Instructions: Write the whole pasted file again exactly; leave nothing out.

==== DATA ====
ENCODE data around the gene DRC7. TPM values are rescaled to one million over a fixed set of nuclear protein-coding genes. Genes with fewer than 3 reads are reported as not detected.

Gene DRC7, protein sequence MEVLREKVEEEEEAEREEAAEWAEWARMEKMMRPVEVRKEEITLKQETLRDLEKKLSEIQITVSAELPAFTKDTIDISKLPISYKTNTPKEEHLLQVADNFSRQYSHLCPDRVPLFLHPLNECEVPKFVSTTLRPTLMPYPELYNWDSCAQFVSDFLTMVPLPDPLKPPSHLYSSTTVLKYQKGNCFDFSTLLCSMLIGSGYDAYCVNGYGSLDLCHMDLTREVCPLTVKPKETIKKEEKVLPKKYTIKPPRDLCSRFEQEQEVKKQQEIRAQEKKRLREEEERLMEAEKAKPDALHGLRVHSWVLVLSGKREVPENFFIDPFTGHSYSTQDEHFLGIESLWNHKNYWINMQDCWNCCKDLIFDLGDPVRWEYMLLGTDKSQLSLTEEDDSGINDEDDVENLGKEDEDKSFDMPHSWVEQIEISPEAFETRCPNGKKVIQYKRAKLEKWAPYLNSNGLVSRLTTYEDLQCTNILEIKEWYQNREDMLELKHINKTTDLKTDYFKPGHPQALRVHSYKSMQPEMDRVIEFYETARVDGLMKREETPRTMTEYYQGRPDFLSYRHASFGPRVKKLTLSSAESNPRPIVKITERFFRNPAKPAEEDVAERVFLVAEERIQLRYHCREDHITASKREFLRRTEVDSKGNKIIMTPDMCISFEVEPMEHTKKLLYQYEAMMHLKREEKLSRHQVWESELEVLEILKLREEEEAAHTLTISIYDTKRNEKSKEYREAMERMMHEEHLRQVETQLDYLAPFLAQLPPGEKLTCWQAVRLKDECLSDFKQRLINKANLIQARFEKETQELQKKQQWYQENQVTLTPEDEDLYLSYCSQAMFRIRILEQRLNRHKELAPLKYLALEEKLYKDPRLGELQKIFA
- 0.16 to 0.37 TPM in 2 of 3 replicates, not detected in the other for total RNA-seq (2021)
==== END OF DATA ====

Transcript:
ENCODE data around the gene DRC7. TPM values are rescaled to one million over a fixed set of nuclear protein-coding genes. Genes with fewer than 3 reads are reported as not detected.

Gene DRC7, protein sequence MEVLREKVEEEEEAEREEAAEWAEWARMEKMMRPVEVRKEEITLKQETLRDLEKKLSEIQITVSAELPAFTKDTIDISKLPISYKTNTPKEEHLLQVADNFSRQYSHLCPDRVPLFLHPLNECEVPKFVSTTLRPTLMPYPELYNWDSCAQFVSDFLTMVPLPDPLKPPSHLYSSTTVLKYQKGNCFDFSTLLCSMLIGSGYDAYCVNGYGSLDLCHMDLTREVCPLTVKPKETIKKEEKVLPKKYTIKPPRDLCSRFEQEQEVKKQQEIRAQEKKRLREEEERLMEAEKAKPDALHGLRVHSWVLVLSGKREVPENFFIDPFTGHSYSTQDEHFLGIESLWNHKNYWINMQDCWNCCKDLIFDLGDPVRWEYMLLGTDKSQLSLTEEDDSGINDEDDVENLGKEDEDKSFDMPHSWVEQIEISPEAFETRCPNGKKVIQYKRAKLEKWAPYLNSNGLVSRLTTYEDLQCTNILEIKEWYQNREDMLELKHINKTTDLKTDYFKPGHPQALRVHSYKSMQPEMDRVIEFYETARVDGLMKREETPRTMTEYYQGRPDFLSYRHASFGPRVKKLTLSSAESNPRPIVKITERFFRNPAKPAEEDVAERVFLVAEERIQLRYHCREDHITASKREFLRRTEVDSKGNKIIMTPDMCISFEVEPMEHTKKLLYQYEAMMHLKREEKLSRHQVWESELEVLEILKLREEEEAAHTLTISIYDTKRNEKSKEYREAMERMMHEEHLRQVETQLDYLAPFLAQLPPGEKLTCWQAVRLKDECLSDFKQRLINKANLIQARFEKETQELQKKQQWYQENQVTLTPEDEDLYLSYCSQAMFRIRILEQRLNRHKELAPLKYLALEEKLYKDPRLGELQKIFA
- 0.16 to 0.37 TPM in 2 of 3 replicates, not detected in the other for total RNA-seq (2021)